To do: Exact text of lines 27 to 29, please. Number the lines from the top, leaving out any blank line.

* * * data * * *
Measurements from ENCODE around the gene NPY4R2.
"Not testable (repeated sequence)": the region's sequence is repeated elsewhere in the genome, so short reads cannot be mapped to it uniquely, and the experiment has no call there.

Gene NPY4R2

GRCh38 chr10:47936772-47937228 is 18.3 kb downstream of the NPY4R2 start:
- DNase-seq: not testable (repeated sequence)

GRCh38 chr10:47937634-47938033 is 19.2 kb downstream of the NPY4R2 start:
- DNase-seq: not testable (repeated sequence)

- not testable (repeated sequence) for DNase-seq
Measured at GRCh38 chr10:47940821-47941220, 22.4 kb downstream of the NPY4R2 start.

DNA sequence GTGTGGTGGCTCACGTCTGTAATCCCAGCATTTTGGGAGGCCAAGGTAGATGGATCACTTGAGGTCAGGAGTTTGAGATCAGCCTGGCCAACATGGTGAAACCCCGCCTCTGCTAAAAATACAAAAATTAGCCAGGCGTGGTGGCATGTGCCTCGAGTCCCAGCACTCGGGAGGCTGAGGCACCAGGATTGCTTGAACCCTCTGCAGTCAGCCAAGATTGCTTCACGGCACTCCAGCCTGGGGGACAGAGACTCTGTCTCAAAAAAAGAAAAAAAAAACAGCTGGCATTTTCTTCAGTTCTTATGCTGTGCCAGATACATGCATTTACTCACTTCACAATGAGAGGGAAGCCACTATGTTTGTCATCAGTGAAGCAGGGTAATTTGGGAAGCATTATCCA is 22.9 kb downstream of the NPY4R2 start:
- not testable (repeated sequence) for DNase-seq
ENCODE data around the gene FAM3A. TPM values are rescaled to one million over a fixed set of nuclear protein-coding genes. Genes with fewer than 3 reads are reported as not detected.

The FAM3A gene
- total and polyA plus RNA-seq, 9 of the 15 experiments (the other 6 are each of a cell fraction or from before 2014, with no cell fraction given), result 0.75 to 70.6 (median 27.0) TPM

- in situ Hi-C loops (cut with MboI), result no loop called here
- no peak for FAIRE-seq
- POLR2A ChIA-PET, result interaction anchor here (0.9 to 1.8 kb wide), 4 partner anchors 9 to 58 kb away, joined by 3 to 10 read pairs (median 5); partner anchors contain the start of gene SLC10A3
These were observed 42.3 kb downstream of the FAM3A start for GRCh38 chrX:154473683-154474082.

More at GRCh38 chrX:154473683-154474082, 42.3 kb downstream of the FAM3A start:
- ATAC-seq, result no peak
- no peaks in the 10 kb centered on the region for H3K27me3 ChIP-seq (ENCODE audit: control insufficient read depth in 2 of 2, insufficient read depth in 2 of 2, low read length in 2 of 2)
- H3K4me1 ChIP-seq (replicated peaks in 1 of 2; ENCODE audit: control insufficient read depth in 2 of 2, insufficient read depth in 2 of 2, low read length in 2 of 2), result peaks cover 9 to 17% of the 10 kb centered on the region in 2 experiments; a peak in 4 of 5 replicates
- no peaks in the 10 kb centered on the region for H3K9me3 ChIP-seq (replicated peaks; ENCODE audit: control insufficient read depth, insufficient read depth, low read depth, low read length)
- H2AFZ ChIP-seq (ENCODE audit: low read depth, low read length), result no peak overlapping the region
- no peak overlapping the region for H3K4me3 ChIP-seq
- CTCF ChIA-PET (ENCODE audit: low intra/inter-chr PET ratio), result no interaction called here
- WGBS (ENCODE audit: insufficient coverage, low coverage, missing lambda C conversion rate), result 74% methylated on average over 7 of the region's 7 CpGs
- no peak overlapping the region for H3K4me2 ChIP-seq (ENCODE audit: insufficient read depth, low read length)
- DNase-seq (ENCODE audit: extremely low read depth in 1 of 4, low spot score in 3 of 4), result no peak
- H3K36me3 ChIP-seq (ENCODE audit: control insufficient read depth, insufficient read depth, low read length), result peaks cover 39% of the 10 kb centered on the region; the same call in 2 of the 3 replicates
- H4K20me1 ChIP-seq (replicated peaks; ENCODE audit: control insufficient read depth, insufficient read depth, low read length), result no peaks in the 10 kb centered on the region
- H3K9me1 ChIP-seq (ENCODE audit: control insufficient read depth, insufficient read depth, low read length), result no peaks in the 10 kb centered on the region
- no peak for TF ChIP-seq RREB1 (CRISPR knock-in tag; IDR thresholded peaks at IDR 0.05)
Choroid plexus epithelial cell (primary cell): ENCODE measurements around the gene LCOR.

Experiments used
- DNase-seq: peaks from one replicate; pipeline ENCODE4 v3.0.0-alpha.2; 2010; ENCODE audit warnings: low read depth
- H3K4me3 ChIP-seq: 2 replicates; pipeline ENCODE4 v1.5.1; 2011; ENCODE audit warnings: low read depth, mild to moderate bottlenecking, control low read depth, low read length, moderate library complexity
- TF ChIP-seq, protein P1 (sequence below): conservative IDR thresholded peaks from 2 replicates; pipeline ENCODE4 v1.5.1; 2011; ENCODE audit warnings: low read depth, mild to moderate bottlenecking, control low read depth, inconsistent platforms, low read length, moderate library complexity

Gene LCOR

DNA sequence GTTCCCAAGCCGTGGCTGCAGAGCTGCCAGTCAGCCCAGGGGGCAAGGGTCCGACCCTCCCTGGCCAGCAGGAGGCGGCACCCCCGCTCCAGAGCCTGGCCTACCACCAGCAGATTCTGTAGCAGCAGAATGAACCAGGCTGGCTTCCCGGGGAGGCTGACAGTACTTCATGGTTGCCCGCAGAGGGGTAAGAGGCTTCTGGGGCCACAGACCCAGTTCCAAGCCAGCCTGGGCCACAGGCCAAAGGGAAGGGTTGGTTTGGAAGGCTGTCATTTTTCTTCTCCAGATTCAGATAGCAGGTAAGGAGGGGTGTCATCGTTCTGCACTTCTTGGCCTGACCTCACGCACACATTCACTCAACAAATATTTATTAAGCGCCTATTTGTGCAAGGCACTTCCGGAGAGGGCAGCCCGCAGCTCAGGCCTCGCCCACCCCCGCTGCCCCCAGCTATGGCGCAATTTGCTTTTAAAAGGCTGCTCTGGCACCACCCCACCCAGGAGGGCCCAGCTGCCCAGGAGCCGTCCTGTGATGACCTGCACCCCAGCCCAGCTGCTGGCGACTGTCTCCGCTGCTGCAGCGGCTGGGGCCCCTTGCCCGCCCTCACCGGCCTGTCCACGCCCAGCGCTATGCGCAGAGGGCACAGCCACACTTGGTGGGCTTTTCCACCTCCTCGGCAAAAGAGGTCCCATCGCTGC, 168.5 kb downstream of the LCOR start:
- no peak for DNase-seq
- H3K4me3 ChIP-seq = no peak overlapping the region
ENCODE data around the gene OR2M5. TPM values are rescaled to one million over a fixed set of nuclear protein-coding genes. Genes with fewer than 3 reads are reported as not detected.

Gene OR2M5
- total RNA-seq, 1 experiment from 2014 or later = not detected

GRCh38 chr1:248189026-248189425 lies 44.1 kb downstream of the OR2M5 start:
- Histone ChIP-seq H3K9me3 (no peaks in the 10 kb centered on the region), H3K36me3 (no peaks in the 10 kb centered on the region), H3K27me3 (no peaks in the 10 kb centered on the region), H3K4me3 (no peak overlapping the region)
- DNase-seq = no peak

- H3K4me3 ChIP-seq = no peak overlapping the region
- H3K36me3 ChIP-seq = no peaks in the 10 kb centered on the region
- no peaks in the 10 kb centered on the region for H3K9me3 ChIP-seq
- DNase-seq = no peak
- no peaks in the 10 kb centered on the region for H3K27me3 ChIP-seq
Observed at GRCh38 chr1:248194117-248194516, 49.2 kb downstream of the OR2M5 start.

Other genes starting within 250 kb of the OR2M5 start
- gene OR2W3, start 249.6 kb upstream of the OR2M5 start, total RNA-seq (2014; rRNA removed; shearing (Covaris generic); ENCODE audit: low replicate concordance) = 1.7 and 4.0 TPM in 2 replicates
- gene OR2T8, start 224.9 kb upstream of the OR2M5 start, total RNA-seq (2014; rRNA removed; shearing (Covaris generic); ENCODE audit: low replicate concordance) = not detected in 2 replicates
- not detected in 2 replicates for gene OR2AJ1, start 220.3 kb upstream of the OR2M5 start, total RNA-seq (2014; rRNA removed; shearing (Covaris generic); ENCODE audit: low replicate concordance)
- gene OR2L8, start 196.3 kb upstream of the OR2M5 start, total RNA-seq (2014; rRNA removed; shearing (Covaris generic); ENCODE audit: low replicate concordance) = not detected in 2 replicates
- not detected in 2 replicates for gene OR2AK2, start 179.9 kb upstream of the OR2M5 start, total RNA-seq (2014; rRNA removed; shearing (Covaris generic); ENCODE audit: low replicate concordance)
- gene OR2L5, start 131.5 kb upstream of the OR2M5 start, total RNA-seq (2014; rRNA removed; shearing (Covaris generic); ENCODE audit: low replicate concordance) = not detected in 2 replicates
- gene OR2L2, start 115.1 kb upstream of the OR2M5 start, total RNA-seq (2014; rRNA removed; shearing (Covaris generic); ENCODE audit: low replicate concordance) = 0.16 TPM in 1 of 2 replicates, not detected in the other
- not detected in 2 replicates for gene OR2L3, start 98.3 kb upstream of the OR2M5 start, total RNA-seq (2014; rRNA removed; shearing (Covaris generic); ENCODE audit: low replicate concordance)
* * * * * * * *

- WGBS (ENCODE audit: insufficient coverage, low coverage, missing lambda C conversion rate), result 74% methylated on average over 7 of the region's 7 CpGs
- no peak overlapping the region for H3K4me2 ChIP-seq (ENCODE audit: insufficient read depth, low read length)
- DNase-seq (ENCODE audit: extremely low read depth in 1 of 4, low spot score in 3 of 4), result no peak